Tears, song, hugs as Aust-NZ bubble opens

·2-min read

Seven-year-old Alice Hawkins hadn't seen her mum for 15 months.

Bee Dawson had been apart from her son James since last February.

John and Elizabeth Anderson were missing their daughter since two Christmases ago.

And Olivia Mouad was waiting with her two children, waiting to re-introduce them to their aunt Rebecca.

"She's hasn't met her niece since she was six weeks old and she's almost 18 months. It's been a while," Ms Mouad told AAP.

"She's missed lots of birthdays and special times. I just can't wait to have some big family time."

On Monday, they all waited at Wellington Airport for the first arrivals from Sydney on the first day of the trans-Tasman bubble.

Maori singing filled the anxious air as they got a first glimpse of their loved ones through a specially arranged camera through to the other side of the terminal.

And one by one, as friends and relatives dribbled through the arrivals door, each was met with a mighty embrace.

"It's been an emotional time," Ms Dawson said through tears.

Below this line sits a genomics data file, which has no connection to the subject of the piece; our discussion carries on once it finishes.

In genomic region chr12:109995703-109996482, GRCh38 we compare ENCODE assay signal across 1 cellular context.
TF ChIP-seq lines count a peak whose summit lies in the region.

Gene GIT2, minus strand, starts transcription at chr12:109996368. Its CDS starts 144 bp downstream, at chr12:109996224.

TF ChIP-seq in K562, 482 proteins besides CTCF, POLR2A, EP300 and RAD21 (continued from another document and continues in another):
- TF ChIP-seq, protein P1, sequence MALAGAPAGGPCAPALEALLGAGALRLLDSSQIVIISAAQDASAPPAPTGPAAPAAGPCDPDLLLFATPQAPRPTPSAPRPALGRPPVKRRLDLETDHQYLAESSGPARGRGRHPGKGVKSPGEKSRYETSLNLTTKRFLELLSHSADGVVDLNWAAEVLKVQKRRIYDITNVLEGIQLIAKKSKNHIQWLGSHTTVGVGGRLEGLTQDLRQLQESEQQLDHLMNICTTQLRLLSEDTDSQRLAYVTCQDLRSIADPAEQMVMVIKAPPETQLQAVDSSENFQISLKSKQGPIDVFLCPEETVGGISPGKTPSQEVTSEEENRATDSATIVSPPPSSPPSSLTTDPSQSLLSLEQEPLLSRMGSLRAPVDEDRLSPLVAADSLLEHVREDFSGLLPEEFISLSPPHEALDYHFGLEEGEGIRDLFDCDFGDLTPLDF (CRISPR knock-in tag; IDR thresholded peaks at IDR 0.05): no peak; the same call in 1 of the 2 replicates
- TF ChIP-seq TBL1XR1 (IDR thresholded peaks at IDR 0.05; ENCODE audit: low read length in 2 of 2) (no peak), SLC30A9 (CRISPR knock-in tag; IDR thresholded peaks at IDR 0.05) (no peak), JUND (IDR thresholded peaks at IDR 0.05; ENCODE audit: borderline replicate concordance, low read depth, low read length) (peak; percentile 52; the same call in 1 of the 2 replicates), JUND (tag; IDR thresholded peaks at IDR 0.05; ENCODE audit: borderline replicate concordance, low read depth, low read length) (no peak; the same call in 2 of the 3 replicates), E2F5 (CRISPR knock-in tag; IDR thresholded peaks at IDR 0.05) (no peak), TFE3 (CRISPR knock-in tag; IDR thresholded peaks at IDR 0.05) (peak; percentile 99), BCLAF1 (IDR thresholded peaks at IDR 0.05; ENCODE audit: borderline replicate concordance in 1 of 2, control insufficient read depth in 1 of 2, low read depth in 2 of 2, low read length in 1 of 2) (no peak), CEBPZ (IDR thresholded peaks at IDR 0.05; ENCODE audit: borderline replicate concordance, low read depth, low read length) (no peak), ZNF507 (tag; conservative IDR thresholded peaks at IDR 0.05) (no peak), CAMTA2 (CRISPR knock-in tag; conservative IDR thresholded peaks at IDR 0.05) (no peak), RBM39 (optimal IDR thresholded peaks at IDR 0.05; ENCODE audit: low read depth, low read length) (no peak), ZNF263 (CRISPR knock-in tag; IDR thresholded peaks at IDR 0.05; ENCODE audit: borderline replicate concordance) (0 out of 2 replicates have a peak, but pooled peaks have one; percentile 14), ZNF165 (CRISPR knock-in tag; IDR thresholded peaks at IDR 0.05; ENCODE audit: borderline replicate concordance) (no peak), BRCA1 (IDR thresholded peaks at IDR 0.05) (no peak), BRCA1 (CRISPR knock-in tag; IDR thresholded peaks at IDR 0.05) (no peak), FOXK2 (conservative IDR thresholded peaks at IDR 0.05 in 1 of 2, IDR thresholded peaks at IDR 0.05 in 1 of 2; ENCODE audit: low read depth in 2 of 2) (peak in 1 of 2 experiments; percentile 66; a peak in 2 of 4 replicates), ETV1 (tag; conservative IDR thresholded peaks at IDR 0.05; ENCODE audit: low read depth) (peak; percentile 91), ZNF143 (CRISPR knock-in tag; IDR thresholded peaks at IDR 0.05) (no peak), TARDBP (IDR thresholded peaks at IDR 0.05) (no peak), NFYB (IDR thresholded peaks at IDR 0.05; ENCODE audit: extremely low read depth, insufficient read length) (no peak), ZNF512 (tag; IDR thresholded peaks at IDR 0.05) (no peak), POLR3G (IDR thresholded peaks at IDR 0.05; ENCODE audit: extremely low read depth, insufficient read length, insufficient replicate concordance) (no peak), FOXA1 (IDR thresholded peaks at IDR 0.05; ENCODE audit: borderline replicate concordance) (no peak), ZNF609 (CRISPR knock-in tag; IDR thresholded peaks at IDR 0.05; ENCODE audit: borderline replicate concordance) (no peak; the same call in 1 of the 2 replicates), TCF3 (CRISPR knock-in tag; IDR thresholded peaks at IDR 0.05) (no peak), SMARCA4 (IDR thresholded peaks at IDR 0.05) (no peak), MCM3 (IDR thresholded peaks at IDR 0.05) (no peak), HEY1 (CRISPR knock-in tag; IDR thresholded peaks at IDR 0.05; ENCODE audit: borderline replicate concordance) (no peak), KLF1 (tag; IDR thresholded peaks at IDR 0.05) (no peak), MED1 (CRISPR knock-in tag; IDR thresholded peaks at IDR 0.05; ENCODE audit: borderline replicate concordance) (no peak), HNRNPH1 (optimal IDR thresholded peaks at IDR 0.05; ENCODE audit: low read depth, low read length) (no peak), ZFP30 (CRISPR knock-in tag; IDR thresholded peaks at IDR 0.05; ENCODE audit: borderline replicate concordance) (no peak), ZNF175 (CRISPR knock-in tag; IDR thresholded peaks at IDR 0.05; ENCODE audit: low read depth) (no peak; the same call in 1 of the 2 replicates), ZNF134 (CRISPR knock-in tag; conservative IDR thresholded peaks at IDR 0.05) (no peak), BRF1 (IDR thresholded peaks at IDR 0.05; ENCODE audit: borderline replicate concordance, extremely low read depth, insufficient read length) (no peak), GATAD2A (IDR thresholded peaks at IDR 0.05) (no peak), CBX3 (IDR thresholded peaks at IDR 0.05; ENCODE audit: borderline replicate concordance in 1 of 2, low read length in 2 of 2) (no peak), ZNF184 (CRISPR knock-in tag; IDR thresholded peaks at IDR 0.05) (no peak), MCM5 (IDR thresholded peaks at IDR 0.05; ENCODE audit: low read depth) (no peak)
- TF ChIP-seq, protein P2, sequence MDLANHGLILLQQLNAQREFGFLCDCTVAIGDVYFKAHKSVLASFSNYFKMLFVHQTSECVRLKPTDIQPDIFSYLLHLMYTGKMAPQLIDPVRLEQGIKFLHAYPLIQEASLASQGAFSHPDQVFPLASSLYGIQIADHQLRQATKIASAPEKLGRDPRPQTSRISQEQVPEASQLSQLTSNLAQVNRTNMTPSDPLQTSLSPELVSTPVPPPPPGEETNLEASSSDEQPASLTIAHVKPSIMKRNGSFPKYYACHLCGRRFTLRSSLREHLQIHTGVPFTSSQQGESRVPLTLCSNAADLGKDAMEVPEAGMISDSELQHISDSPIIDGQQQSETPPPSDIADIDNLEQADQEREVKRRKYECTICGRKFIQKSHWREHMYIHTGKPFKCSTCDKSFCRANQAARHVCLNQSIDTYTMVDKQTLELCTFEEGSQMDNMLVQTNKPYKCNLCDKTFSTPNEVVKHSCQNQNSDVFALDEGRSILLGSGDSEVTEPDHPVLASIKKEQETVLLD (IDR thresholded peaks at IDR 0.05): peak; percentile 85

"It's not like the olden days when you couldn't see people far away. You just expect to be able to see people all the time."

The scene will be repeated up and down the country on Monday and for weeks to come after New Zealand finally lifted quarantine requirements from Australian travellers.

The first flight touched down at Auckland Airport at lunchtime on Monday - a Jetstar service from Sydneydelayed by just over an hour.

Prime Minister Jacinda Ardern was across town chairing a Cabinet meeting as the first passengers came through.

"I imagine a scene from Love Actually is how it might have looked," she said.

"It is truly exciting to start quarantine-free travel with Australia.

"Be it returning family, friends or holiday makers, New Zealand says, 'welcome and enjoy yourself'.

"The bubble marks a significant step in both countries' reconnection with the world and it's one we should all take a moment to be very proud of."

New Zealand's move comes six months after Australia began to open up to Kiwi travellers, something started by NSW and the Northern Territory and which now extends to all states and mainland territories.

In a joint statement, Ms Ardern and Australian Prime Minister Scott Morrison said the Pacific would come next.

"Australia and New Zealand are also exploring opportunities to extend quarantine-free travel to other countries in the Pacific, when it is safe to do so, reflecting our close ties to the Pacific and our commitment to supporting their recovery," it read.

New Zealand has committed to opening up to Cook Islands next month, with Niue after that.

It has not begun formal talks with other countries, though Fiji is keen.